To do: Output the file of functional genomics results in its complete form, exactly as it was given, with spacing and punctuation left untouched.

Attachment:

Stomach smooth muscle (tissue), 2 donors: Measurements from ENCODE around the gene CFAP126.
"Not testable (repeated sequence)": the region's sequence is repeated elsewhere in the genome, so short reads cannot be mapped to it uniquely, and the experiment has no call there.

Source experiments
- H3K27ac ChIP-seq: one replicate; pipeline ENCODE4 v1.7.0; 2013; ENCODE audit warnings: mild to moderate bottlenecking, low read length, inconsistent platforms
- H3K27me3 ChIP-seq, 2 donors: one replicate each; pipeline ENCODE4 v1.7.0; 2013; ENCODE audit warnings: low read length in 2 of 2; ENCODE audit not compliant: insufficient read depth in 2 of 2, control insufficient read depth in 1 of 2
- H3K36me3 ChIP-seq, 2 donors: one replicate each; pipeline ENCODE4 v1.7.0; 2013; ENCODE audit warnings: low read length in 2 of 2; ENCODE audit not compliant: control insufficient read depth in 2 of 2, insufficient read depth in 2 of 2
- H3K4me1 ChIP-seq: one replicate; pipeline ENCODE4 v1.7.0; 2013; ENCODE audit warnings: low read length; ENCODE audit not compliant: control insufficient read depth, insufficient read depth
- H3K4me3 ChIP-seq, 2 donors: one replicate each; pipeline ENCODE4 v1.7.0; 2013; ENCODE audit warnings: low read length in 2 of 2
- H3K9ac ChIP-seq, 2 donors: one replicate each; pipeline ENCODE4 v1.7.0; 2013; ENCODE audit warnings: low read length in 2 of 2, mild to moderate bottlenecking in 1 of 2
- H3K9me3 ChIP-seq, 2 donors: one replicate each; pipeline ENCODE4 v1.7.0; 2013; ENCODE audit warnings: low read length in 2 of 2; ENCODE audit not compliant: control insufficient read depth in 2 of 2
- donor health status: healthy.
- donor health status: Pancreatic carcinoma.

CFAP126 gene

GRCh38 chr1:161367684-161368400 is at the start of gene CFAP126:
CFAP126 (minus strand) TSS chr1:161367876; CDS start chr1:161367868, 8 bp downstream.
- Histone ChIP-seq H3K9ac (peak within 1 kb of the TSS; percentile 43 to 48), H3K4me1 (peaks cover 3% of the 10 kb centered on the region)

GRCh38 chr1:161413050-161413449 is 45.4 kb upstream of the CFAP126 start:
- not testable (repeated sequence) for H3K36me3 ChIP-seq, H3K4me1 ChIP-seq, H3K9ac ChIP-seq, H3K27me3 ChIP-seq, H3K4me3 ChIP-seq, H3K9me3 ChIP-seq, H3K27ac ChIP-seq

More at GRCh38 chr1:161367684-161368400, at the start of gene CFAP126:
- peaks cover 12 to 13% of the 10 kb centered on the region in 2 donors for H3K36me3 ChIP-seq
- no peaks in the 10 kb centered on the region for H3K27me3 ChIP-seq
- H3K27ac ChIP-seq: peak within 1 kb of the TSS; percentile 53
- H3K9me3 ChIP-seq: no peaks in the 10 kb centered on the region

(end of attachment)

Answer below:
Stomach smooth muscle (tissue), 2 donors: Measurements from ENCODE around the gene CFAP126.
"Not testable (repeated sequence)": the region's sequence is repeated elsewhere in the genome, so short reads cannot be mapped to it uniquely, and the experiment has no call there.

Source experiments
- H3K27ac ChIP-seq: one replicate; pipeline ENCODE4 v1.7.0; 2013; ENCODE audit warnings: mild to moderate bottlenecking, low read length, inconsistent platforms
- H3K27me3 ChIP-seq, 2 donors: one replicate each; pipeline ENCODE4 v1.7.0; 2013; ENCODE audit warnings: low read length in 2 of 2; ENCODE audit not compliant: insufficient read depth in 2 of 2, control insufficient read depth in 1 of 2
- H3K36me3 ChIP-seq, 2 donors: one replicate each; pipeline ENCODE4 v1.7.0; 2013; ENCODE audit warnings: low read length in 2 of 2; ENCODE audit not compliant: control insufficient read depth in 2 of 2, insufficient read depth in 2 of 2
- H3K4me1 ChIP-seq: one replicate; pipeline ENCODE4 v1.7.0; 2013; ENCODE audit warnings: low read length; ENCODE audit not compliant: control insufficient read depth, insufficient read depth
- H3K4me3 ChIP-seq, 2 donors: one replicate each; pipeline ENCODE4 v1.7.0; 2013; ENCODE audit warnings: low read length in 2 of 2
- H3K9ac ChIP-seq, 2 donors: one replicate each; pipeline ENCODE4 v1.7.0; 2013; ENCODE audit warnings: low read length in 2 of 2, mild to moderate bottlenecking in 1 of 2
- H3K9me3 ChIP-seq, 2 donors: one replicate each; pipeline ENCODE4 v1.7.0; 2013; ENCODE audit warnings: low read length in 2 of 2; ENCODE audit not compliant: control insufficient read depth in 2 of 2
- donor health status: healthy.
- donor health status: Pancreatic carcinoma.

CFAP126 gene

GRCh38 chr1:161367684-161368400 is at the start of gene CFAP126:
CFAP126 (minus strand) TSS chr1:161367876; CDS start chr1:161367868, 8 bp downstream.
- Histone ChIP-seq H3K9ac (peak within 1 kb of the TSS; percentile 43 to 48), H3K4me1 (peaks cover 3% of the 10 kb centered on the region)

GRCh38 chr1:161413050-161413449 is 45.4 kb upstream of the CFAP126 start:
- not testable (repeated sequence) for H3K36me3 ChIP-seq, H3K4me1 ChIP-seq, H3K9ac ChIP-seq, H3K27me3 ChIP-seq, H3K4me3 ChIP-seq, H3K9me3 ChIP-seq, H3K27ac ChIP-seq

More at GRCh38 chr1:161367684-161368400, at the start of gene CFAP126:
- peaks cover 12 to 13% of the 10 kb centered on the region in 2 donors for H3K36me3 ChIP-seq
- no peaks in the 10 kb centered on the region for H3K27me3 ChIP-seq
- H3K27ac ChIP-seq: peak within 1 kb of the TSS; percentile 53
- H3K9me3 ChIP-seq: no peaks in the 10 kb centered on the region